CAGEPOTATO.COM: What have you done to prepare for Chris Leben?
MICHAEL BISPING: Well, obviously he’s a southpaw so we’ve been bringing in a ton of southpaws to spar with. I see a lot of problems with him, so I’ve been trying to really step up my training. You know, it’s the all-around game, the all-around training. I’m very focused.

Do you prefer to fight in England? What does it mean to be the hometown favorite every time out?
When I go out there, it’s unbelievable. I can’t even put it into words. I have great memories there, for sure, but the UFC fans are always amazing no matter where I go. The sport is so great and so awesome right now that any fans, in any arena in the world, are just great. Fighting in the UFC is very special to me.

There was a lot of controversy surrounding your UFC 75 win against Matt Hamill. Do you believe you won that fight?
You know what, I want to fight Matt again. It was really close and depending on what you’re looking for, you can make an argument either way. People say that it went my way because it was in the UK, but the UK judge is the one who gave it to Hamill. It was the Americans who gave me the decision. Hamill definitely won the first round, and that’s because I wasn’t prepared mentally. I didn’t focus. He caught me off guard and came out guns blazing. I needed to get in gear and I did. I started to take control, he got some takedowns but I got some on my own accord, and I did more damage. I won 2-1 but it was close. I should have given him more props, but we had some history going into the fight, so I wasn’t prepared. But I do think I won.


Exclusive: Chris Leben Talks Fighting Bisping and the Judges at UFC 89 in England

Chris Leben’s first shot at Michael Bisping didn’t exactly go as planned. Soon after signing to fight “The Count” at UFC 85 in London, Leben was forced to return to Oregon to deal with an outstanding warrant resulting from a DUI arrest before he could leave the country. Though Leben and the UFC were hoping to resolve the matter quickly, the judge had other plans. Leben was sentenced to thirty-five days in jail, prompting the UFC to scratch him from the card.

With his legal troubles now behind him, Leben is getting a second chance at Bisping, this time at UFC 89 in Birmingham, England. In this exclusive CagePotato interview Leben discusses his maturation process as a fighter, his gameplan against Bisping, dealing with hometown judges, and more. Hey Chris. Thanks for talking with me. We’re a few weeks out from the fight. How is your preparation coming?

Really good, really well. It’s been long and intense and I’m kind of just getting to the point now where I’m ready to go fight and get this thing over with.

It seems like things really changed for you when you moved to Hawaii. What has that move done for you?

You know, it’s great. Moving to Hawaii is definitely the best thing I’ve ever done in my life. I had the opportunity to be the head coach at Icon and there are a whole bunch of guys out here training with me who are just great. But besides the gym and the wonderful people out here you have the weather and everything that is Hawaii. It’s been really conducive to my training.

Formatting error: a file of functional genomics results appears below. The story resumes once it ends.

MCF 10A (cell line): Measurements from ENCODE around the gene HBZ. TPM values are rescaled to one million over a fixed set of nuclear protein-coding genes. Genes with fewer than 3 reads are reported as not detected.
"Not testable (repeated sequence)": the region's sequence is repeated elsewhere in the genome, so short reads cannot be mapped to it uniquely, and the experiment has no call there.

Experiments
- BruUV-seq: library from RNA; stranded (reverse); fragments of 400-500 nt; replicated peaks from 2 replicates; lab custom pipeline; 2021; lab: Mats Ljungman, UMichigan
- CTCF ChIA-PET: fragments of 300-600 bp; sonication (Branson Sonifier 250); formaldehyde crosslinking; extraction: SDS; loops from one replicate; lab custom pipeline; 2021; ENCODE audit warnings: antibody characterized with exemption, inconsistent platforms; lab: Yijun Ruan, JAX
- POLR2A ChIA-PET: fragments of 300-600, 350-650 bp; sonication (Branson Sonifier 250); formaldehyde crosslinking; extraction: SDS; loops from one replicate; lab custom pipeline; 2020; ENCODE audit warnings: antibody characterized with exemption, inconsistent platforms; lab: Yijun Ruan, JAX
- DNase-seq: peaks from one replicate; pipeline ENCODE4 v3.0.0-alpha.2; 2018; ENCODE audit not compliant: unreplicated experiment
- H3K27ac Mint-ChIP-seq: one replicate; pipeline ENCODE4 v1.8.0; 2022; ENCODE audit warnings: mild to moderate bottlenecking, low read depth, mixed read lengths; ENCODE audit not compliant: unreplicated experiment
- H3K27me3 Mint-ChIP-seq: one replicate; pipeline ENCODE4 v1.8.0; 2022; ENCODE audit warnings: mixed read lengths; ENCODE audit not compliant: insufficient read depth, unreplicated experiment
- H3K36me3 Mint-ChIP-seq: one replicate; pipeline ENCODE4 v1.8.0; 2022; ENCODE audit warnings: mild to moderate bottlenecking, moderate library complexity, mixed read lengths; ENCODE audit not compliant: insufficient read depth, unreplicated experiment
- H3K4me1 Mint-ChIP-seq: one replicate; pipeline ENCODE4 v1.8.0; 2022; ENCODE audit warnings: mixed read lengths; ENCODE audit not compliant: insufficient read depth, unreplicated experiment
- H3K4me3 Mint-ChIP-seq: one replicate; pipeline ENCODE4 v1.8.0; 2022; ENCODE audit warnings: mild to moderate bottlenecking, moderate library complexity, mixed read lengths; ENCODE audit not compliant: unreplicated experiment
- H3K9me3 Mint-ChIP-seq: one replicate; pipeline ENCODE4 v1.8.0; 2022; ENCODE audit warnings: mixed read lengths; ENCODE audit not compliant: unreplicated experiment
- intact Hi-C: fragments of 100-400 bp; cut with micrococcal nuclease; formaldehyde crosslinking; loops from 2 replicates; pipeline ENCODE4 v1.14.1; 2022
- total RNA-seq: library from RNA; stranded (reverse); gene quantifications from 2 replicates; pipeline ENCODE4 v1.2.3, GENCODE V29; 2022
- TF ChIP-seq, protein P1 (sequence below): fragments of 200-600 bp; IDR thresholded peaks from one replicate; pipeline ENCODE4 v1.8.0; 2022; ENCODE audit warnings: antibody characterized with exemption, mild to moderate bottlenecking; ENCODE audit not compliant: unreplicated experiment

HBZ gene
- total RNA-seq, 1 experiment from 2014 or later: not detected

I hear a lot of people say you’re much more mature these days, no longer such a wild guy in and out of the cage. What do you think prompted that transformation?

Losing (laughs). You know, I got away with being a brawler for a long time. And it’s hard to change things when they’re working. But when I fought Anderson I realized, I might be able to beat 95% of the guys out there, but I’ll never be a world champion fighting this way. So I had to go back and change a lot of things. That was one part of it.

And the other part was, you know, coaching. Now that I have a team of amateur guys fighting, it’s hard to tell them to do something if you’re not doing it yourself.


Matt Hamill Defends His Trainer

(No, Matt! Don’t stand and trade with her, take her down! Photo from MMA Hot Stuff.)

After Matt Hamill’s loss to Rich Franklin at UFC 88, Duff Holmes, Hamill’s trainer, was not pleased. Holmes claimed that his man had no fighting spirit, that he’d let the UFC and his fans down, and that “The Hammer” had some psychological issues to work out before he ever got in the Octagon again. Taking this gripe to the media seemed counterproductive to us, not to mention completely unnecessary. Hamill, however, says he isn’t bothered by it:

“I don’t follow what people say in the media,” said Hamill. “All I can say is I didn’t follow the game plan that we put together. Duff wants me to perform at the level he knows I’m capable of. I’m glad I have a trainer that won’t accept that performance and I respect him for speaking the truth. Duff didn’t do anything wrong.”


“I guess people are right to say that I was too nice and I let our friendship take my killer instinct away,” said Hamill. “But I can’t take anything away from Rich. Rich is a great guy and a great fighter.”

Aw, dammit, Matt. You’re doing it again! You’re being too nice! Where’s the killer instinct? Where’s the anger? Quick, call somebody a cocksucker. Anyone, it doesn’t matter who. Go on. I’ll wait…

You’re not going to do it, are you? Okay, fine. I can’t stay mad at you. You’re just so likable.


Hey Matt Hamill, What’s It Like Under the Bus?

(Friendship. It’s a bitch.)